RICHMOND, Va. — Richmond residents who need to report potholes and make non-emergency requests will turn to RVA311 instead of See-Click-Fix, starting late Friday, June 15.
Once See-Click-Fix goes offline, RVA 311 is the only way to submit service requests.
So, what is it?
It is software valued at over $1 million that helps the city manage citizen, business and visitor requests. The application can be found through its self-named URL — rva311.com – which will be available as a mobile application in early July.
The launch is intended to improve service delivery and enhance citizen engagement for non-emergency requests.
It is different from See-Click-Fix in that the citizen’s request is routed to the end point, city representative Krystal Onaitis said. The city didn’t have control over See-Click-Fix, and requests didn’t flow into the back end system.
The self-service portal allows users to submit service requests by category, and then by specific service need. Images and files can be uploaded as well. Users can also find 150 frequently asked questions for further assistance.
The software vendor AvePoint made Richmond its operational headquarters in late 2016. The company, a four-time Microsoft Partner of the Year Award winner, gifted the technology to the city. Onaitis said that the company is big into philanthropy and offered their services to the city. Because of its value, City Council was required to vote for its adoption.
The service will be provided initially for three years and three months. AvePoint covers development, maintenance and training.
Mayor Levar M. Stoney said he believes the tool will help the city serve citizens in a “far more transparent way that will be both better and faster.”
The service doesn’t necessarily mean that potholes will be fixed faster, but Onaitis said that it will help make the city more aware of them and understand service demands. It will help the city look at how they assess paving efforts, for example, which could lend to potholes being fixed faster.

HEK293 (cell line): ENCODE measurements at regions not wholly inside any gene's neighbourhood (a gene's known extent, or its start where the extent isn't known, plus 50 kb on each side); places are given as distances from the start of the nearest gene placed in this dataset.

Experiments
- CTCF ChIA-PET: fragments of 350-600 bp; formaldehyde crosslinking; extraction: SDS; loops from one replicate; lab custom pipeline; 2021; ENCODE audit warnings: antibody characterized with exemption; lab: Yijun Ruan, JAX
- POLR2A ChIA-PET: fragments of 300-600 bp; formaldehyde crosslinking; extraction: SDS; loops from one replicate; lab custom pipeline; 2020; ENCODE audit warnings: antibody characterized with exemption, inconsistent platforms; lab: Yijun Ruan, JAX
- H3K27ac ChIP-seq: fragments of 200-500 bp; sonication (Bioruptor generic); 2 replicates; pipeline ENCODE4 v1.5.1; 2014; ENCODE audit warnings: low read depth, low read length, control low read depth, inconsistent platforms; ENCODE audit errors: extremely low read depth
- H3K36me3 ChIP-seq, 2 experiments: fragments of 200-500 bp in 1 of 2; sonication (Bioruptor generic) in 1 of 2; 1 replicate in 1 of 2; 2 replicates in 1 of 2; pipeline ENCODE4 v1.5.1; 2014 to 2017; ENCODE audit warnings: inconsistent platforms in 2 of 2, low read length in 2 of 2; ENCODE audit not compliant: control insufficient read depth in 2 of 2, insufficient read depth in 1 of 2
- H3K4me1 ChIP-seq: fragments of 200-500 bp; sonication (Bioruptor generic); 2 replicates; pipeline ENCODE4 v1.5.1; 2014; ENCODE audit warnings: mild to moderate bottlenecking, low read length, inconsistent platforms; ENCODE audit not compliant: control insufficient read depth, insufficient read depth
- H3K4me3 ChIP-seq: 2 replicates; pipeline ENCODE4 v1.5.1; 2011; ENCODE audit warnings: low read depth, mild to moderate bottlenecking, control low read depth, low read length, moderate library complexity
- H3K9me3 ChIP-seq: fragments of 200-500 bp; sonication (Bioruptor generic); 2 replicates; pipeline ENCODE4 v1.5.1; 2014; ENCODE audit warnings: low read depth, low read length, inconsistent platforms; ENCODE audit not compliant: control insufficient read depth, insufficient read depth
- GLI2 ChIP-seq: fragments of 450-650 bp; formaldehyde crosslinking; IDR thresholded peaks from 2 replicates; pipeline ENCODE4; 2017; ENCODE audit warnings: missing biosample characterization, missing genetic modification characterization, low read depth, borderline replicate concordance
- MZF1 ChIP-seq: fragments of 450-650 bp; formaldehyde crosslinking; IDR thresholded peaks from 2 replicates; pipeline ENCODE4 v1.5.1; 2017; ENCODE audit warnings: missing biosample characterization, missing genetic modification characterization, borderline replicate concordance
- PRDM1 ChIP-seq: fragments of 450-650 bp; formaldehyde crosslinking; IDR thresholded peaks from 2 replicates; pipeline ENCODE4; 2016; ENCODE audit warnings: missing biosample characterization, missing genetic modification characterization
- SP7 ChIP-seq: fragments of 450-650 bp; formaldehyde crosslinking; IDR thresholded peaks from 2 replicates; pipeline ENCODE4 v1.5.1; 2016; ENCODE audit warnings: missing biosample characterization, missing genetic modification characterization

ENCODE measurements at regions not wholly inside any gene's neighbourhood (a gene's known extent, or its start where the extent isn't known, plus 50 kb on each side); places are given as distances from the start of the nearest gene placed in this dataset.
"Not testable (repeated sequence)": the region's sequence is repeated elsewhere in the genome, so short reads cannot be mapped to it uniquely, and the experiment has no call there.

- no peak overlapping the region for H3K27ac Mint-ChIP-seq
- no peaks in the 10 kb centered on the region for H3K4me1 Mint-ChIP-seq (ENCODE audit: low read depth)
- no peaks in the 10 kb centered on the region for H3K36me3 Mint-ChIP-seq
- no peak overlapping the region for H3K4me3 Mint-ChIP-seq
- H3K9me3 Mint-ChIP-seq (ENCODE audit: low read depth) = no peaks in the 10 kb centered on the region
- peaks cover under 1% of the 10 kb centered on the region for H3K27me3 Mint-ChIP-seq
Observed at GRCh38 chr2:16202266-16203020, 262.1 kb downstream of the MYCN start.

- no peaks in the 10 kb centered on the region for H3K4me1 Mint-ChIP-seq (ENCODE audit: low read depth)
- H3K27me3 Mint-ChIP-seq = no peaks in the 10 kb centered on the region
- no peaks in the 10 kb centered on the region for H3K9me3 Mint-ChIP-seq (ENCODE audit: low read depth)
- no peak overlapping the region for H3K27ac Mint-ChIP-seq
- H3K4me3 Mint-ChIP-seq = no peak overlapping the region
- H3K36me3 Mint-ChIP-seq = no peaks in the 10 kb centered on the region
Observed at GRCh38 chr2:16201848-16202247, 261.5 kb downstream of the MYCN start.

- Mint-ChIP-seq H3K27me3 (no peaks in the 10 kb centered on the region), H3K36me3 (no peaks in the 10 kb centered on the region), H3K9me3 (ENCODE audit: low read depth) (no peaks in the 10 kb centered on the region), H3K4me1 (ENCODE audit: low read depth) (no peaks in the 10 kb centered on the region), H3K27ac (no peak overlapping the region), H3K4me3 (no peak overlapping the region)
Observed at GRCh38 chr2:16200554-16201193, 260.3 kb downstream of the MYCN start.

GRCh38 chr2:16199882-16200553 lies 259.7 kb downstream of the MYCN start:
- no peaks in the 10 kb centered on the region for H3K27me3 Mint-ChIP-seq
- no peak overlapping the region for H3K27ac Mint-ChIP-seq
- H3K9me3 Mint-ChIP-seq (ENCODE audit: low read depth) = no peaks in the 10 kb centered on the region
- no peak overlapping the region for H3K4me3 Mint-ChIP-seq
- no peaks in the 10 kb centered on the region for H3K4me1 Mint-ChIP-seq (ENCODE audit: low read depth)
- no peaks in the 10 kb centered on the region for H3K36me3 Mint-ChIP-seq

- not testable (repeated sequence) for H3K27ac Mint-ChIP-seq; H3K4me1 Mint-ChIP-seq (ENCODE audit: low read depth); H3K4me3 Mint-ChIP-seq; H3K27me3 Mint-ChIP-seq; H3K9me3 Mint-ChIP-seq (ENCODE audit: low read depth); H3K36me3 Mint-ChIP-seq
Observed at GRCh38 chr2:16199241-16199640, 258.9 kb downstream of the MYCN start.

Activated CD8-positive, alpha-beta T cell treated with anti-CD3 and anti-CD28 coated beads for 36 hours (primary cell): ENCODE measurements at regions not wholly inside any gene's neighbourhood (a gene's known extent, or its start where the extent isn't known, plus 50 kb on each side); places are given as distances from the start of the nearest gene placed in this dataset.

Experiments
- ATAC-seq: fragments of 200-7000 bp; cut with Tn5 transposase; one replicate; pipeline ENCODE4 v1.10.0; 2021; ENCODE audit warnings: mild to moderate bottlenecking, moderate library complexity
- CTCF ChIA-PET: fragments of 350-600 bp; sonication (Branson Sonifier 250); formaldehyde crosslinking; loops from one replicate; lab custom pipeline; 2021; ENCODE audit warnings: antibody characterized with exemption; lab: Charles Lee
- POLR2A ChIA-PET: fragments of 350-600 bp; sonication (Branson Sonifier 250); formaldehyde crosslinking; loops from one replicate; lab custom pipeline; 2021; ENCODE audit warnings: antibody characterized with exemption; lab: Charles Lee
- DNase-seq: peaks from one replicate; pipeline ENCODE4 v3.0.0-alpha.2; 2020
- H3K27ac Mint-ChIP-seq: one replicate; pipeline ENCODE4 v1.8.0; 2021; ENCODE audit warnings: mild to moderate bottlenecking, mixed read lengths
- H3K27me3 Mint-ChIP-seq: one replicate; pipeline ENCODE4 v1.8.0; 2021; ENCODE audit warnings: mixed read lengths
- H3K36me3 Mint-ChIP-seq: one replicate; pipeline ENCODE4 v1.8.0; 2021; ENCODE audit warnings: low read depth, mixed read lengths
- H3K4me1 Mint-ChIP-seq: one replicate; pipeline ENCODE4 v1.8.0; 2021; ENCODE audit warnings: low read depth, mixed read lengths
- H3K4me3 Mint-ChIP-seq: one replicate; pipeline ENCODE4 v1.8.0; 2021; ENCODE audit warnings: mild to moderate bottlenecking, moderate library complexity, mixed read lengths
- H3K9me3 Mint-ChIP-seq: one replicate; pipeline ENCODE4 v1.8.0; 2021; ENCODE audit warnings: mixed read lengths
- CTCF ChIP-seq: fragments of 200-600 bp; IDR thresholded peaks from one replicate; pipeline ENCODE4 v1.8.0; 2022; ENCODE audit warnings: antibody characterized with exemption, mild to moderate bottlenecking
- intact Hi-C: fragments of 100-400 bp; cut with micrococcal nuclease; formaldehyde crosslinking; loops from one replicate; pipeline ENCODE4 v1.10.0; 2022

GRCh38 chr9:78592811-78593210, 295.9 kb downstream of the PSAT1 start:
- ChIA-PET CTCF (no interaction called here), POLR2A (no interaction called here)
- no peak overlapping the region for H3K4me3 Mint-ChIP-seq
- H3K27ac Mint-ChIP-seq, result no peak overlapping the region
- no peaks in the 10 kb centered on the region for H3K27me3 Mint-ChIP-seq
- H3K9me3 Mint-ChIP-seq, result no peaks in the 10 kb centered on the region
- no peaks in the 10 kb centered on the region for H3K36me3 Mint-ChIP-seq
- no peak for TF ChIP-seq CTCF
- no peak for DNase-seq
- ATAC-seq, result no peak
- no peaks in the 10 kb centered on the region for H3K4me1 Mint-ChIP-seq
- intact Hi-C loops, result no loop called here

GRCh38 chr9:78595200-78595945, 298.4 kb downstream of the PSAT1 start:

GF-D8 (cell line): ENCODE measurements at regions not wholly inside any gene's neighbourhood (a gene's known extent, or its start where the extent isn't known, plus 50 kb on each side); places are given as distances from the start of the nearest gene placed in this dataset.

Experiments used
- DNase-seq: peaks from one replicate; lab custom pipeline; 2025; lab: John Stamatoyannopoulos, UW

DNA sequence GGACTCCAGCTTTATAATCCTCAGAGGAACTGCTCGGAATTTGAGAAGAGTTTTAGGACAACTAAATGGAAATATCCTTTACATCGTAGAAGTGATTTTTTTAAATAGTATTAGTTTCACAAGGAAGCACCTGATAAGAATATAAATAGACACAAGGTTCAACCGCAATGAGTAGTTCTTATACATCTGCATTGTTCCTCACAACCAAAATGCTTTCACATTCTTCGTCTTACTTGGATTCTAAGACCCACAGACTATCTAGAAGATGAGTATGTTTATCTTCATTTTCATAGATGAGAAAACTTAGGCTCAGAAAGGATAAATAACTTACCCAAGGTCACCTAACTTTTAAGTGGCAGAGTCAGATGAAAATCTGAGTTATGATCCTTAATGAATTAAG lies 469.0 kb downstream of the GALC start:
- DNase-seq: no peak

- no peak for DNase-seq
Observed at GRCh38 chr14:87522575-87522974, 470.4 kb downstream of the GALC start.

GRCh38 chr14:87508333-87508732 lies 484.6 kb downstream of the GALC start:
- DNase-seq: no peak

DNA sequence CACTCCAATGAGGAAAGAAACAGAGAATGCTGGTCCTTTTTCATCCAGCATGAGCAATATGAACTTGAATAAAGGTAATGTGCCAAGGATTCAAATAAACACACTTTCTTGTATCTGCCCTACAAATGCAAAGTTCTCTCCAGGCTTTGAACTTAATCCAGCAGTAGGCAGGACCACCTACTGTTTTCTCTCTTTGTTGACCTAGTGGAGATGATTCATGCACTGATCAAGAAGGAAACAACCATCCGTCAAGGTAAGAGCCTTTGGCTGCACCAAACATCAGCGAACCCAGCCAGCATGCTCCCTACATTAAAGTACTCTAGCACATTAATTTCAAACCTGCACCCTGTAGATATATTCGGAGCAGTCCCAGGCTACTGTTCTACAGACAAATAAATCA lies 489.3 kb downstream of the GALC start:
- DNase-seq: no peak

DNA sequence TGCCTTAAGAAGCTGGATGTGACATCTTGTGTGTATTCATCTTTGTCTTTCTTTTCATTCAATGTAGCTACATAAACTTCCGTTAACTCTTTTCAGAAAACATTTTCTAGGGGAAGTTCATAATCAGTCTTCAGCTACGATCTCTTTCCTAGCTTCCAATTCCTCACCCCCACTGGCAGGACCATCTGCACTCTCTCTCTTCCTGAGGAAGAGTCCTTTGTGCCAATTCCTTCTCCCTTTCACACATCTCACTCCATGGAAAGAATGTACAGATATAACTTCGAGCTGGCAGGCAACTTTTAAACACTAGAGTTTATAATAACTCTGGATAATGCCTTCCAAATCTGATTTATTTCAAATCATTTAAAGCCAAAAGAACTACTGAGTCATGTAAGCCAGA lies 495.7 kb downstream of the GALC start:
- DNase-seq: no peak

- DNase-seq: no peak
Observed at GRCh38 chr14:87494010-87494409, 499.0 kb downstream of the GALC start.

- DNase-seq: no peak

“It’s a very intelligent tool and its going to offer a lot of benefits to citizens, businesses and visitors in the city,” Onaitis said.
Several core city agencies will utilize RVA311 at launch, including the Richmond Police Department, the Departments of Public Works, Public Utilities, Social Services, Finance and the Department of Planning and Development Review.
Additional agencies will come on board at a later date.
RVA311 will also serve as the operating system for requests submitted by citizens calling 311 or (804) 646-7000.
Upon submission of any request, the system will automatically route it to the appropriate department for review and remedy. Users who provide an email address will receive updates and be notified when the work is completed.
There will also be an option for users to create an on-line account, although it is not required for access.
RVA311 will be managed by the new Department of Citizen Service and Response, which begins operations in July. The new department will be centered on ensuring the city remains “citizen-centric” in its service delivery efforts. The city is still hiring for a director to run the department.
After June 15, the only way service requests can be submitted to the city will be through the RVA311 portal online, by phone or via the mobile application when it becomes available early next month. The software will go live after close of business on June 15, and before midnight.
Residents, businesses and visitors are reminded RVA311 is for non-emergency requests only. 911 should still be called in any emergency.